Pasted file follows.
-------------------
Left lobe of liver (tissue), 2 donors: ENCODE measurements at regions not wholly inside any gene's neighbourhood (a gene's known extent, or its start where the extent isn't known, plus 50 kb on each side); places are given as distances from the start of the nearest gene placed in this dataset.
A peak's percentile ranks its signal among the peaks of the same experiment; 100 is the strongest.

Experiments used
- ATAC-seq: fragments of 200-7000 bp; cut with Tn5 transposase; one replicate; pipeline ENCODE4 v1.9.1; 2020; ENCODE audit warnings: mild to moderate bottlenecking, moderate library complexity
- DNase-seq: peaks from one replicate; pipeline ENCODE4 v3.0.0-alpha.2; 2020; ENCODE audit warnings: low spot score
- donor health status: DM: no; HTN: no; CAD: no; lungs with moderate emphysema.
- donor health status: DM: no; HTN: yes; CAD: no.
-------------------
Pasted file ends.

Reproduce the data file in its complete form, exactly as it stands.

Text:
Left lobe of liver (tissue), 2 donors: ENCODE measurements at regions not wholly inside any gene's neighbourhood (a gene's known extent, or its start where the extent isn't known, plus 50 kb on each side); places are given as distances from the start of the nearest gene placed in this dataset.
A peak's percentile ranks its signal among the peaks of the same experiment; 100 is the strongest.

Experiments used
- ATAC-seq: fragments of 200-7000 bp; cut with Tn5 transposase; one replicate; pipeline ENCODE4 v1.9.1; 2020; ENCODE audit warnings: mild to moderate bottlenecking, moderate library complexity
- DNase-seq: peaks from one replicate; pipeline ENCODE4 v3.0.0-alpha.2; 2020; ENCODE audit warnings: low spot score
- donor health status: DM: no; HTN: no; CAD: no; lungs with moderate emphysema.
- donor health status: DM: no; HTN: yes; CAD: no.